When in the case of an individual the hope is that by having a no blame culture they will come forward with their mistakes so that they can be rectified so it does not happen again however the risk in holding this approach is that you may find it is not always beneficial, when something important goes wrong having a ‘no blame’ culture may cause people to believe they do not have to stand up to their mistakes and that they can keep doing things the same as nothing will come of it, it is important to state that although the ‘no blame’ culture exists it will only be to a certain extent, if a team member does something that could affect the whole setting severely they must understand that action will have to be taken but if it’s a small genuine mistake or lack of judgment we can rectify it and move on. Learning outcome 5 – Understand different styles of leadership and management 5.1 Compare different styles of leadership and management.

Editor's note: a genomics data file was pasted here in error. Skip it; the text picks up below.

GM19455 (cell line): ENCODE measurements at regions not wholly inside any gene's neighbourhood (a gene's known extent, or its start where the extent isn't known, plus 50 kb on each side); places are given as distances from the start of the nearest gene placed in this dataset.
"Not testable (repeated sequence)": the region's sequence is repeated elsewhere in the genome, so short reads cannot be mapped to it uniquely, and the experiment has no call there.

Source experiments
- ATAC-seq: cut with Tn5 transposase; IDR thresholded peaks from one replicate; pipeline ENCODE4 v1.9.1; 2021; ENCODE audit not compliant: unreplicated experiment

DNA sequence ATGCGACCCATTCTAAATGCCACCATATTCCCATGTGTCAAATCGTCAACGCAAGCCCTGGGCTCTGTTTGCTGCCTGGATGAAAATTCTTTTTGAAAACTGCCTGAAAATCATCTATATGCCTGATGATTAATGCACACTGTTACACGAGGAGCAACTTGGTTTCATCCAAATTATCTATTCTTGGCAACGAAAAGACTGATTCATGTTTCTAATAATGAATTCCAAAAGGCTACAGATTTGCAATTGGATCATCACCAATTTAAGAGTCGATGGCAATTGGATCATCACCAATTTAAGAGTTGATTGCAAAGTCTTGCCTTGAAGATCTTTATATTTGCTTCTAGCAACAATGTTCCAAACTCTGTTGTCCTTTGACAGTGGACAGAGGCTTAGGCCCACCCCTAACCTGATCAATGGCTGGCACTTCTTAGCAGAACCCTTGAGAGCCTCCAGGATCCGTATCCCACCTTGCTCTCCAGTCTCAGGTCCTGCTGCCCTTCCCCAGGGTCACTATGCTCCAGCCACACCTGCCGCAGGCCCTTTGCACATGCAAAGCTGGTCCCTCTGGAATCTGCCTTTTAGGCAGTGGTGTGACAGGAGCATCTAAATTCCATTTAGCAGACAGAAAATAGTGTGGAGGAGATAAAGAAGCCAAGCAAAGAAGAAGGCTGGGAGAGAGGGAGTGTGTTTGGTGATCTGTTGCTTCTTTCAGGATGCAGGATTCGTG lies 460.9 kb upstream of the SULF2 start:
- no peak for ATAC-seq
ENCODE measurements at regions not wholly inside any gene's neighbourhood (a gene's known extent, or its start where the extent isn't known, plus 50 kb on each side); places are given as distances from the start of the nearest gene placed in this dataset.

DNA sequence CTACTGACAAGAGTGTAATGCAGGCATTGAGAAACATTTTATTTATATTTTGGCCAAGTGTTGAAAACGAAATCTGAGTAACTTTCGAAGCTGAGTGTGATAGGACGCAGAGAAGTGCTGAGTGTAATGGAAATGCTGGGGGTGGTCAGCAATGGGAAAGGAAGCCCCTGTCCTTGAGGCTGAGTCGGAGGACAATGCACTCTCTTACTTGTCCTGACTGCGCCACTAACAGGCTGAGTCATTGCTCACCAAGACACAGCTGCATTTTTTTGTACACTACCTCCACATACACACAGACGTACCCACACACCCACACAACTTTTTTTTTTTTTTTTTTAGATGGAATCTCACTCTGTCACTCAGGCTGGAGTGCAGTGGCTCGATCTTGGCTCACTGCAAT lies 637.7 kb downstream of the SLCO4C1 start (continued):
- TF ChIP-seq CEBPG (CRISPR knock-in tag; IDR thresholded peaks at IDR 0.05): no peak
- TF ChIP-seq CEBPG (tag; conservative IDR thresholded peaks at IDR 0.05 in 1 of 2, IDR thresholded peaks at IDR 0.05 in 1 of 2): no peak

Different types of leadership styles exist in work environments. Advantages and disadvantages exist within each leadership style. Psychologist Kurt Lewin developed his framework in the 1930s, and it provided the foundation of many of the approaches that followed afterwards. He argued that there are three major styles: 1. Autocratic leaders make decisions without consulting their team members, even if their input would be useful. This can be appropriate when you need to make decisions quickly, when there’s no need for team input, and when team agreement isn’t necessary for a successful outcome. However, this style can be demoralizing, and it can lead to high levels of absenteeism and staff turnover. 2. Democratic leaders make the final decisions, but they include team members in the decision-making process.